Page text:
October 28, 2021
Service gap adds to Māori prostate woes
An Auckland health researcher says a lack of communication between health and social services is affecting the treatment of Māori men with prostate cancer.
Māori are less likely to get the cancer but twice as likely to die from it than non-Māori men.
Associate Professor Jacqui Kidd from AUT’s School of Clinical Sciences says the Movember-funded Oranga Tū project was initially going to talk to tāne Māori about barriers and enablers, but quickly found the problem was not with Māori men but the services needed to support them and their whānau when they get treatment.
Researchers talked to more than 50 services across Otago, Taurangamoana and Waikato about where they got referrals for men undergoing treatment and where they sent them to if they couldn’t help.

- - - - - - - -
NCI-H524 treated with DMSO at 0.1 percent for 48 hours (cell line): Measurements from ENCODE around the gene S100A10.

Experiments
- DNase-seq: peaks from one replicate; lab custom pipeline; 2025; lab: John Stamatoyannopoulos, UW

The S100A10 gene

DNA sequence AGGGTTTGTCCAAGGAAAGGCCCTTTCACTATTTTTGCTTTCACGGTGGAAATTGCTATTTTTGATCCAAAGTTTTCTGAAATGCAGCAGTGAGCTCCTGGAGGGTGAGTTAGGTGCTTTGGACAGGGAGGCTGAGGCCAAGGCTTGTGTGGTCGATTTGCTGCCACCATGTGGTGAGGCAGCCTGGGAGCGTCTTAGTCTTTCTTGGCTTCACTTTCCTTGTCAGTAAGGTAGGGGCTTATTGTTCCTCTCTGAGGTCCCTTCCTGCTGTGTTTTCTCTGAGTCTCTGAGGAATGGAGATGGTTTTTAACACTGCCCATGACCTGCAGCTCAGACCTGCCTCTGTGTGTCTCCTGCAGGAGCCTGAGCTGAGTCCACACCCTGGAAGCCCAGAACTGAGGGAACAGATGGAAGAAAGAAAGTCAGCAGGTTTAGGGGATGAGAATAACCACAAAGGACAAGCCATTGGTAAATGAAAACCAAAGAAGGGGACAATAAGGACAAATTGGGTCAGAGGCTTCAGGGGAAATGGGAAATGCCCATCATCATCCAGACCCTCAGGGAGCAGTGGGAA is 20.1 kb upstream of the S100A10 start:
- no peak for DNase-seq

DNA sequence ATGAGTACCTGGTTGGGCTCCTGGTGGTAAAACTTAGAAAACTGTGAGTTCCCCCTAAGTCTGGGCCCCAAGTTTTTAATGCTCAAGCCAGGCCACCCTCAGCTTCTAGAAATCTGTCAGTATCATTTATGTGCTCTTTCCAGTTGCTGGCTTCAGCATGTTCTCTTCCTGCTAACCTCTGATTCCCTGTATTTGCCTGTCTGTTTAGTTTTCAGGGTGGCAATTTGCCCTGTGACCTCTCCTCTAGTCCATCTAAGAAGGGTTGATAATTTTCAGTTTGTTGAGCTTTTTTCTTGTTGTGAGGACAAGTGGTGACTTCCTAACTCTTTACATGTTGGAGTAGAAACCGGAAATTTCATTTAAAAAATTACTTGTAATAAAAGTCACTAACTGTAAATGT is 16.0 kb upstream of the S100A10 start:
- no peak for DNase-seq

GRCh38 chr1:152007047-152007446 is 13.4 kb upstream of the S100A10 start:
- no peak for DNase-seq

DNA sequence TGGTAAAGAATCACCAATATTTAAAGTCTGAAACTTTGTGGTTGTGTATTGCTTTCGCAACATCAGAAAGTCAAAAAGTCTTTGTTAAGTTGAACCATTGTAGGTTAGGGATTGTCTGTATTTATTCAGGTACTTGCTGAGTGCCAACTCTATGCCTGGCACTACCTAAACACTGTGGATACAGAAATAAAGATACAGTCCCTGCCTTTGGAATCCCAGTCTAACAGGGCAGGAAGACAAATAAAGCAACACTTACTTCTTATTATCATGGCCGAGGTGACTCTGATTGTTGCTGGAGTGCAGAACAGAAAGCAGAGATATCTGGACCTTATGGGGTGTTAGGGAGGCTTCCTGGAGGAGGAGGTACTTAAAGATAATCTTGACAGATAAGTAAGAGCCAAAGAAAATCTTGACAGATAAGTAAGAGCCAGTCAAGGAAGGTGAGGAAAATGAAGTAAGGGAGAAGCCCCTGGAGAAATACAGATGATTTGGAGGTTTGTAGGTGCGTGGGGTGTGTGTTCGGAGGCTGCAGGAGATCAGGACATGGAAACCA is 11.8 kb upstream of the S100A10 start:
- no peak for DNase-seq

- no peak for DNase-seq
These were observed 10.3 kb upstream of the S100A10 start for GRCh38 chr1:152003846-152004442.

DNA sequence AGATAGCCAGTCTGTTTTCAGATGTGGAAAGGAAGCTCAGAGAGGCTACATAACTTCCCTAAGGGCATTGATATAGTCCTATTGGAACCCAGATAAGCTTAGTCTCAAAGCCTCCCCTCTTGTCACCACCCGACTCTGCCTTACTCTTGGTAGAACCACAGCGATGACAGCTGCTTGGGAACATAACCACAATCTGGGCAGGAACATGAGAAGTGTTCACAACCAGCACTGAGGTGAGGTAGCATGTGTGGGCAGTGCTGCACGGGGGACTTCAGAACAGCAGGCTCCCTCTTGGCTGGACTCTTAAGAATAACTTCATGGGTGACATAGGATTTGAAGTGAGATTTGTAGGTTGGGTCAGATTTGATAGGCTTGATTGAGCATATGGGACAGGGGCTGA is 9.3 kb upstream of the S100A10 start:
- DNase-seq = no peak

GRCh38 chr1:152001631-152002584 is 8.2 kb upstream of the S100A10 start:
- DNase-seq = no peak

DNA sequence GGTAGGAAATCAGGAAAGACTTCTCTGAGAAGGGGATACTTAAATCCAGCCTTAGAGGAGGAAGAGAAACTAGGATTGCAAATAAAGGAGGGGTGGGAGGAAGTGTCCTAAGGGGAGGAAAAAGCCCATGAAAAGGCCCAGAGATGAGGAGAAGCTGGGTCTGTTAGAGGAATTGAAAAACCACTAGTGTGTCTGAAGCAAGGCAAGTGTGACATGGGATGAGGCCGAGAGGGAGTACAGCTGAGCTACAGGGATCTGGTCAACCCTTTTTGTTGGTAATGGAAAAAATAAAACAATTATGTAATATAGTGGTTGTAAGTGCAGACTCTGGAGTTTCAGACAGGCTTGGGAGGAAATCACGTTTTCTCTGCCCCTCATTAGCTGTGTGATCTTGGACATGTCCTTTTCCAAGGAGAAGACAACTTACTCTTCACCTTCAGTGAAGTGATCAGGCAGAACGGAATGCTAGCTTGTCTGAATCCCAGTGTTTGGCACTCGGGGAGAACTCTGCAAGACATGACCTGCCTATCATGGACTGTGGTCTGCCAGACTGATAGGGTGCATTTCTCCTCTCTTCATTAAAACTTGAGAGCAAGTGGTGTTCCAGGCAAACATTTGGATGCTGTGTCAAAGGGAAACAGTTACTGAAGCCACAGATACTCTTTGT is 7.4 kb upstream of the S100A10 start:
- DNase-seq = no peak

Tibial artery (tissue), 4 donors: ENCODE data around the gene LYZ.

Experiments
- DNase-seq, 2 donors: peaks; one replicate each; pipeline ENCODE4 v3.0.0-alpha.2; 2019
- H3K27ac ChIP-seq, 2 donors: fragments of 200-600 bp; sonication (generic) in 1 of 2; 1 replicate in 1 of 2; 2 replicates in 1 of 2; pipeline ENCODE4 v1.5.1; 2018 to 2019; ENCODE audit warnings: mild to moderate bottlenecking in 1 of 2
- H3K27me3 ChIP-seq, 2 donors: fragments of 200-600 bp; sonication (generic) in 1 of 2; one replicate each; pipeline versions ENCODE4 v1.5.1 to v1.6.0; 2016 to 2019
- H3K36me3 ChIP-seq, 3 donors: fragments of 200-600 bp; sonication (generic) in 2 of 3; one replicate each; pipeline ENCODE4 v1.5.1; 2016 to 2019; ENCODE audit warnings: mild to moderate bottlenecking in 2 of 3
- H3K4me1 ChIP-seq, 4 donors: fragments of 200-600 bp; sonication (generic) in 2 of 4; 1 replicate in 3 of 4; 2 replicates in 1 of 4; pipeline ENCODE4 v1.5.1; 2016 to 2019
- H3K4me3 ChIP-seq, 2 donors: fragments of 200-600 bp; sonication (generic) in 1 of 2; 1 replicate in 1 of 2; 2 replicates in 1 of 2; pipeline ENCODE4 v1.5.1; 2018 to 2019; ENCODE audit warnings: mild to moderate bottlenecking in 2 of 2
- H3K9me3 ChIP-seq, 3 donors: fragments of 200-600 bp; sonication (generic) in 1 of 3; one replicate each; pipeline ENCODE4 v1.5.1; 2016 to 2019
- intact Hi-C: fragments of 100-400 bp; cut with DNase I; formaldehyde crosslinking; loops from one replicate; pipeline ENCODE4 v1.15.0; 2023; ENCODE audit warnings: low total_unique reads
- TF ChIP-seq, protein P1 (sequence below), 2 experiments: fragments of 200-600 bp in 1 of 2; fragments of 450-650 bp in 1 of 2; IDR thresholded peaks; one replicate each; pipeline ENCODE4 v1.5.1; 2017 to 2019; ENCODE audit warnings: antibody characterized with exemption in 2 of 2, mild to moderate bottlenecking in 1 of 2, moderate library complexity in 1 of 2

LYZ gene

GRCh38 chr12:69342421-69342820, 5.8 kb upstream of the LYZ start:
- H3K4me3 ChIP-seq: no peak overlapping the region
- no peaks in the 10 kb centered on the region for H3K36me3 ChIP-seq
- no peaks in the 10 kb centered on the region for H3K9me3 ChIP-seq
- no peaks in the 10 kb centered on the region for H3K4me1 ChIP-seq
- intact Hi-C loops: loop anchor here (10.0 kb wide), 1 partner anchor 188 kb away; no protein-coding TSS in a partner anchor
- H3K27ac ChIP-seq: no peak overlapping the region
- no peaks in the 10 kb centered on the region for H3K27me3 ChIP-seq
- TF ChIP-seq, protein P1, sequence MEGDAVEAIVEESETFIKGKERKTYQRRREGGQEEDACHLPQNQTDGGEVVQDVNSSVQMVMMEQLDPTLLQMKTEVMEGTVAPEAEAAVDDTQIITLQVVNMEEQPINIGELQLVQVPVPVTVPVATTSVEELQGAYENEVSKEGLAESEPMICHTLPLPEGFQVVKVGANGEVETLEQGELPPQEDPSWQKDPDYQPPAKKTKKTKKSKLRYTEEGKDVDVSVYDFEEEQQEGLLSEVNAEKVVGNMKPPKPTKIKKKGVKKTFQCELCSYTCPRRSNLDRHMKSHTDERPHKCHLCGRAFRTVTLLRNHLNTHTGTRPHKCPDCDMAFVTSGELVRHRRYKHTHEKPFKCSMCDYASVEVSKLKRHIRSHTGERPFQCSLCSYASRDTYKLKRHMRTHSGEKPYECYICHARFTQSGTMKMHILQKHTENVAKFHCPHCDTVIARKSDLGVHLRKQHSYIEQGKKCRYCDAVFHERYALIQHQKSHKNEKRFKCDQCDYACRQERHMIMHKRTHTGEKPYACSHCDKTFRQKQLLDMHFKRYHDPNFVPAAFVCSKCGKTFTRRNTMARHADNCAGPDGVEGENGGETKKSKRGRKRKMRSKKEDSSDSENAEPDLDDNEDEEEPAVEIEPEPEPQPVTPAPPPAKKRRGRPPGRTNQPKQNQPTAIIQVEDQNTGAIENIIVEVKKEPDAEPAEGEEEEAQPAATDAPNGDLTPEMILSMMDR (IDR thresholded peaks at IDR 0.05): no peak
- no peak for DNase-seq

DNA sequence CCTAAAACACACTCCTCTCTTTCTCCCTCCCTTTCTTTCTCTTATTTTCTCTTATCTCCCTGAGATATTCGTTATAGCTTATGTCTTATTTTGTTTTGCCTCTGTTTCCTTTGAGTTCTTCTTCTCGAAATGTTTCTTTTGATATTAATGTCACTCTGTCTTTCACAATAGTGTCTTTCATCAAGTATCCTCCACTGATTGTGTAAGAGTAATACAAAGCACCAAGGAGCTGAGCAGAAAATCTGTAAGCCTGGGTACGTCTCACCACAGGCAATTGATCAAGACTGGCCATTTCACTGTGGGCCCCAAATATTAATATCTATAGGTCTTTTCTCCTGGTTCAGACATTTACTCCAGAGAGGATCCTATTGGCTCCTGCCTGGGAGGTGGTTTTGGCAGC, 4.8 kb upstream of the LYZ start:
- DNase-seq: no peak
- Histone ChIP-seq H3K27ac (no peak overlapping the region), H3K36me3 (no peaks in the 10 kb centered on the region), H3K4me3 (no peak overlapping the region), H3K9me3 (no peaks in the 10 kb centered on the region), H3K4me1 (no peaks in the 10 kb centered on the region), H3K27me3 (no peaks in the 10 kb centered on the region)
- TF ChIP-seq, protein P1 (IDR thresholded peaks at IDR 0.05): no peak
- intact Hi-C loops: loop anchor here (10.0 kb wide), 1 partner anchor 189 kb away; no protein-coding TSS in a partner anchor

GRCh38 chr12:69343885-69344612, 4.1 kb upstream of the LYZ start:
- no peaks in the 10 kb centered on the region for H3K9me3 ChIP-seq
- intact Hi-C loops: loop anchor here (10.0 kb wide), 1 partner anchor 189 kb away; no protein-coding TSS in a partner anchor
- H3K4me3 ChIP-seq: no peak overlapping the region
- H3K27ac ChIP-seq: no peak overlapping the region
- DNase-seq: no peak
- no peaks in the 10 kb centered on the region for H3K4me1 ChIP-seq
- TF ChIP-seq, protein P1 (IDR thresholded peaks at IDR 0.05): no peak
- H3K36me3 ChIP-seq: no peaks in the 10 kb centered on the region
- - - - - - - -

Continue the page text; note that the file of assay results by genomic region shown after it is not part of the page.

The result was a map of where services are and how they connect.
“As a result of that we discovered there is a lot of not-connecting happening. So we identified where the gaps are that whānau fall into, that there are services there but for some reason they’re not providing those services where they are needed,” Dr Kidd says.
Dr Kidd says competitive funding models have created a lack of whanaungatanga between services, so they don’t know where to refer people for help they can’t provide.